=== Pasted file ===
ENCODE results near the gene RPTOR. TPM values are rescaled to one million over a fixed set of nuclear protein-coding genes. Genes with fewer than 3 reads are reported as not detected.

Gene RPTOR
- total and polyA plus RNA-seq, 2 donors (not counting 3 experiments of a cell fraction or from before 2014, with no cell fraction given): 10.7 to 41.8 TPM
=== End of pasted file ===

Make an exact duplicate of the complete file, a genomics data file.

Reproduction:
ENCODE results near the gene RPTOR. TPM values are rescaled to one million over a fixed set of nuclear protein-coding genes. Genes with fewer than 3 reads are reported as not detected.

Gene RPTOR
- total and polyA plus RNA-seq, 2 donors (not counting 3 experiments of a cell fraction or from before 2014, with no cell fraction given): 10.7 to 41.8 TPM